With summer ticket prices through the roof, plus tons of delays and canceled flights, many families are skipping air travel in favor of an old-school favorite: family road trip! A friend of mine stopped by last weekend for a quick overnight while road tripping with her family. She and her kids were having a great time (the Badlands! Wall Drug! Yellowstone!), but she confessed she was feeling sad because everyone was spending most of the drive time on their phones. They weren’t talking much. They weren’t looking at the scenery. Her initial excitement about having days and days of time to bond was disintegrating into sadness and frustration.
While road trips can be an awesome way to spend hours of uninterrupted time with your kids, they can also be torturous. That’s why we parents give in to the screens. Better to have everyone entertained than bored and fighting. I have the same challenges with my kids and their phones, but we do have a pretty unique road trip etiquette that evolved over 20 years. Every summer for nearly two decades we drove from Oregon to Colorado and back—a six day round-trip drive we did starting when the kids were babies until they went to college. The unique part? We did them almost entirely screen-free. And we lived to tell the tale.
Why Put Screens Away?
There are many reasons—here are just a few. Without distracting screens, you and your kids can:
- Enjoy the scenery. Our connection to the earth is strengthened by Paying Attention. We can Pay Attention to the natural world as we are driving, too.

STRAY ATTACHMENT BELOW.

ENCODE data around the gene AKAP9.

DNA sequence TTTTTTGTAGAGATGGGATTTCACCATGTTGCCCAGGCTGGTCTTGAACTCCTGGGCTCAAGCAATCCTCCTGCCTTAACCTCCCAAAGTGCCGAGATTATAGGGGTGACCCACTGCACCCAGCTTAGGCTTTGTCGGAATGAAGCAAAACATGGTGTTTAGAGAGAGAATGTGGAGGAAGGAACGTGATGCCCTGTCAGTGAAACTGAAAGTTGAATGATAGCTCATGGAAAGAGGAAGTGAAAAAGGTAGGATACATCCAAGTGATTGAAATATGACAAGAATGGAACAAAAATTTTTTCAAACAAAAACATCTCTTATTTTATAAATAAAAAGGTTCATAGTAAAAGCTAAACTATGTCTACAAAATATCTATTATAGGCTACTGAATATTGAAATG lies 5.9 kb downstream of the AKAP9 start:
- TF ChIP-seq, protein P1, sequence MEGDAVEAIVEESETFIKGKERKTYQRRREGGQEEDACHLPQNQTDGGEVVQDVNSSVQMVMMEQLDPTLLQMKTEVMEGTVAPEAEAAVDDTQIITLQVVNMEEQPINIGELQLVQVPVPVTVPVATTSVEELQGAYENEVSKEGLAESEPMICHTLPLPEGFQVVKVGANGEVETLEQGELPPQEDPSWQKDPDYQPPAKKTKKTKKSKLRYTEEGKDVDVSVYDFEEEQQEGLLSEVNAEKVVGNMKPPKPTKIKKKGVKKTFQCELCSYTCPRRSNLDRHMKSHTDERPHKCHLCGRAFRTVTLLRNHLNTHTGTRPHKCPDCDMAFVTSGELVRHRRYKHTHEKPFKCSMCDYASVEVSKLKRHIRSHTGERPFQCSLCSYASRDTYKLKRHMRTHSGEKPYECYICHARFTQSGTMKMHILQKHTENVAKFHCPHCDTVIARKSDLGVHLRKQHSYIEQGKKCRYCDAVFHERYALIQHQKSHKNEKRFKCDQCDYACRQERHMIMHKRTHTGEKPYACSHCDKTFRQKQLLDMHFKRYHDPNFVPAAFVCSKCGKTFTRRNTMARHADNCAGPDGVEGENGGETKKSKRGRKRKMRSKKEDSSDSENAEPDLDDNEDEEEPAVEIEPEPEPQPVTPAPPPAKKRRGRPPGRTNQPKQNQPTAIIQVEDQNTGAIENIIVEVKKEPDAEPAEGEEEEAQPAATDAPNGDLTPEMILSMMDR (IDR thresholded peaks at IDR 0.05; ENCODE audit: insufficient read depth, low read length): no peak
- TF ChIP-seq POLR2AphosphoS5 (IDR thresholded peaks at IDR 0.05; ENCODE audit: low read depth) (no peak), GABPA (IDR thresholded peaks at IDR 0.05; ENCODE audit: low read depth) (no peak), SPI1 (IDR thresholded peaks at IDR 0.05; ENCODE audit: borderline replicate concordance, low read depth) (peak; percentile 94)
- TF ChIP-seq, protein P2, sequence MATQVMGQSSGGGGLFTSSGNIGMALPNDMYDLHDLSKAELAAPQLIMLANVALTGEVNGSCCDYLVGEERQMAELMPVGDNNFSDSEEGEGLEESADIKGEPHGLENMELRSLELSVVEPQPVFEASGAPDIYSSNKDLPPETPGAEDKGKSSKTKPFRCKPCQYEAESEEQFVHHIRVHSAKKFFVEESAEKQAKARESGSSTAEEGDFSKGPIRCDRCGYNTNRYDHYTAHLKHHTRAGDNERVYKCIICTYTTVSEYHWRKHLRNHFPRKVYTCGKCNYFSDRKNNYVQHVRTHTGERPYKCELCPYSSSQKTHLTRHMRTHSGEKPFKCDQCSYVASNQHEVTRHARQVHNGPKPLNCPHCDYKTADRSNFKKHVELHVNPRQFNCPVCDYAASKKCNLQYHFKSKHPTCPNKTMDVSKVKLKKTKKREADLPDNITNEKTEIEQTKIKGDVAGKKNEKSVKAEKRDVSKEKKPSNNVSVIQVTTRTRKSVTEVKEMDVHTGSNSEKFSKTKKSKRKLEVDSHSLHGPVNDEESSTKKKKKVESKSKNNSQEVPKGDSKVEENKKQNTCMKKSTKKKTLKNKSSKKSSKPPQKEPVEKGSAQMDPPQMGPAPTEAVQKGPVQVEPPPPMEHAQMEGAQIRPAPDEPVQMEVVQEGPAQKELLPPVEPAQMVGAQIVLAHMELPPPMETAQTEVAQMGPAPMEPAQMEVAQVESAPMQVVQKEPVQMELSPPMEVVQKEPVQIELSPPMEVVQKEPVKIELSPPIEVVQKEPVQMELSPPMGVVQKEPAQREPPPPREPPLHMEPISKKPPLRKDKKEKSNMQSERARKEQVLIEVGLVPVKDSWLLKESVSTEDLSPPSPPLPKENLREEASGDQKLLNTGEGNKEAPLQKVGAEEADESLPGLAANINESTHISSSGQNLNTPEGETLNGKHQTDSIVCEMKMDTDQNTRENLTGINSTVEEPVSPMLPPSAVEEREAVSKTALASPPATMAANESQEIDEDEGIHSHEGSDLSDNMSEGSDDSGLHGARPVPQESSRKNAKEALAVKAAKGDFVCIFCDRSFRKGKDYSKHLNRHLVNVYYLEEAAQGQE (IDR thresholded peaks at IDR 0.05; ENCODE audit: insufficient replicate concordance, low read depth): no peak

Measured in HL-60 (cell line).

- Get bored. Contrary to popular belief, boredom is really good for you. Experts say boredom actually fosters creativity, self-esteem, and original thinking. So ignore the whining and let them be bored.
- Hone Trackers skills. At Trackers, we teach kids to Pay Attention, use their Whiskers, and care for the Silent and Invisible. You and your kids can practice all of these skills from inside the car. You can spot wildlife, notice geologic formations, navigate using a paper map (assign this job to a kid!), or just practice being still and quiet.
- Talk to each other. About stuff. Let’s unpack this one…
Car Time is Great Talk-to-Your-Kids Time
Experts agree: car time is one of the BEST times to talk to your kids —about their lives, your life, what’s happening in the world, dreams for the future, etc. Without screens to distract you, drive time becomes a perfect opportunity for “deep talks” with your kids because:
- They’re a captive audience. Believe it or not, most kids want to talk with you about stuff. They just don’t want to get grilled. So don’t grill them. Ask open ended questions and then shut up and listen. If you don’t know what to talk about, use The Kids’ Book of Questions to get the ball rolling. It’s our go-to conversation starter–kids love it!